JensenSA *, Day ES *, Ko CH *, Hurley LA, Luciano JP, Kouri FM, Merkel TJ, Luthi AJ, Patel PC, Cutler JI, Daniel WL, Scott AW, Rotz MR, Meade TJ, Giljohann DJ, Mirkin CA and Stegh AH .Spherical Nucleic Acid Nanoparticle Conjugates as an RNAi - Based Therapy for Glioblastoma .Sci Transl Med . 5:209 ra 152, 2013. Supported by U54 CA151880, R01AR060810, R21AR062898, R01EB005866, and an American Cancer Society Research Scholar Award. Kouri FM, Hurley LA, Daniel WL, Day ES, Hua Y, Hao L, Peng CY, Merkel TJ, Queisser MA, Ritner C, Zhang H, James CD, Sznajder JI, Chin L, Giljohann DA, Kessler JA, Peter ME, Mirkin CA, Stegh AH .miR -182 integrates apoptosis, growth, and differentiation programs in glioblastoma . Genes Dev . 29:732-45, 2015. Supported by U54 CA151880, R01AR060810, R21AR062898 and an American Cancer Society Research Scholar Award.
MRI visible drug eluting magnetic microspheres for trans-catheter intra-arterial delivery to liver tumors
Hepatocellular carcinoma (HCC) patients are particularly vulnerable to the adverse effects of chemotherapeutic agents, including amonafide, an agent that forms a toxic metabolite and that can have severe side effects when administered systemically. This problem can be overcome in the case of HCC, however, where local delivery to the tumor via the hepatic artery can be accomplished. In this study, conducted by Drs. Larson (CAPS) and Kim (CAPS), MRI-visible amonafide-eluting alginate microspheres were developed for targeted arterial-infusion chemotherapy of hepatocellular carcinoma (HCC). A xenograft rodent model of HCC was used to demonstrate the feasibility of delivering these microspheres using hepatic transcatheter intra-arterial infusions and that delivery of these microspheres to both liver tumor and normal tissues could be visualized by MRI immediately after infusion (Fig. 3). This approach offers the potential for catheter-directed drug delivery to liver tumors and was a journal cover article.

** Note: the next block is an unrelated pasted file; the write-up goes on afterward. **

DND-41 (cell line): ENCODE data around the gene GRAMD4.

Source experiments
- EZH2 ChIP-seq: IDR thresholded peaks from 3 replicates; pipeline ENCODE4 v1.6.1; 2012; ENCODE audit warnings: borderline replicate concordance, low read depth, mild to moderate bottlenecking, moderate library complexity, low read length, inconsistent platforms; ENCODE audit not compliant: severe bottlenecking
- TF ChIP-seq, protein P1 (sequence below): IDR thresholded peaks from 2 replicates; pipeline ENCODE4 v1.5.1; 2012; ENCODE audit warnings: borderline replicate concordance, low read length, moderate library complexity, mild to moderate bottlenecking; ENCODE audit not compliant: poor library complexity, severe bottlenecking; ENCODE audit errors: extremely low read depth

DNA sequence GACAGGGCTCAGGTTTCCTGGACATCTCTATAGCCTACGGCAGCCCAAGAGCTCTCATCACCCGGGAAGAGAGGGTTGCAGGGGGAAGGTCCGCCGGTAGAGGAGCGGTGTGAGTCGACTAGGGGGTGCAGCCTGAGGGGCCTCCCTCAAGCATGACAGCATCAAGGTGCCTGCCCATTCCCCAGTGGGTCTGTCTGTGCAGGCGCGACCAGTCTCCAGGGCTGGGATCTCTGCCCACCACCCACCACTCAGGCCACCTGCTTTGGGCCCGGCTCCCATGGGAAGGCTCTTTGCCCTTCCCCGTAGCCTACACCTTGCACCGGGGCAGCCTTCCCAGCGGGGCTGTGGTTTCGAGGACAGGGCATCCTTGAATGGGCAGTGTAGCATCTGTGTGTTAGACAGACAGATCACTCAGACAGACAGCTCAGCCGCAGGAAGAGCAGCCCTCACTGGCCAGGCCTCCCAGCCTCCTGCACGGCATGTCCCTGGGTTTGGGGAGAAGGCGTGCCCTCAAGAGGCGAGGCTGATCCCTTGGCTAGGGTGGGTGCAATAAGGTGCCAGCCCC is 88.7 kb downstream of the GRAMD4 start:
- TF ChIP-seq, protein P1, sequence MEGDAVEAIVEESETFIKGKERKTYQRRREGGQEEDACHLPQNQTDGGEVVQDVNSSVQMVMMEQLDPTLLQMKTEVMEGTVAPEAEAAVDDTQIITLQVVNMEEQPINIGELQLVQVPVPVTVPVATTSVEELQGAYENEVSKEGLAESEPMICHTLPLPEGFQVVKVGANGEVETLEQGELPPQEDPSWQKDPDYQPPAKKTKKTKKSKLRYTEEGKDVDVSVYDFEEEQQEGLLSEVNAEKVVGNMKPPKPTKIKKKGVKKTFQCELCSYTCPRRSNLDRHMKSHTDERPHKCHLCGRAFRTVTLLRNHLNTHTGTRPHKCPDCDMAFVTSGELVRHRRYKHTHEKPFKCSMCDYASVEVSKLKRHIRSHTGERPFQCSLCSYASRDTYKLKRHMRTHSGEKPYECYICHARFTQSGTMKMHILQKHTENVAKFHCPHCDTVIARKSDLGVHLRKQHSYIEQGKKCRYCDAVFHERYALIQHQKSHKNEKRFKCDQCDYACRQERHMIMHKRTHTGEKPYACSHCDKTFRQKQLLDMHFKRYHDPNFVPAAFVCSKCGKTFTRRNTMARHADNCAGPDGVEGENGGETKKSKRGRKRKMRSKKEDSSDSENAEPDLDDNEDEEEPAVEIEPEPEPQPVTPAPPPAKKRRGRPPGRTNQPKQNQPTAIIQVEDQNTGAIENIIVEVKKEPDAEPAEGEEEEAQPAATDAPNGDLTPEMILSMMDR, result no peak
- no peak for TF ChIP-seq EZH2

Kim DH, Chen J, Omary R, Larson A. Theranostics 5:477-88, 2015. Supported by R01CA159178, R01CA141047, R21CA173491 and R21EB017986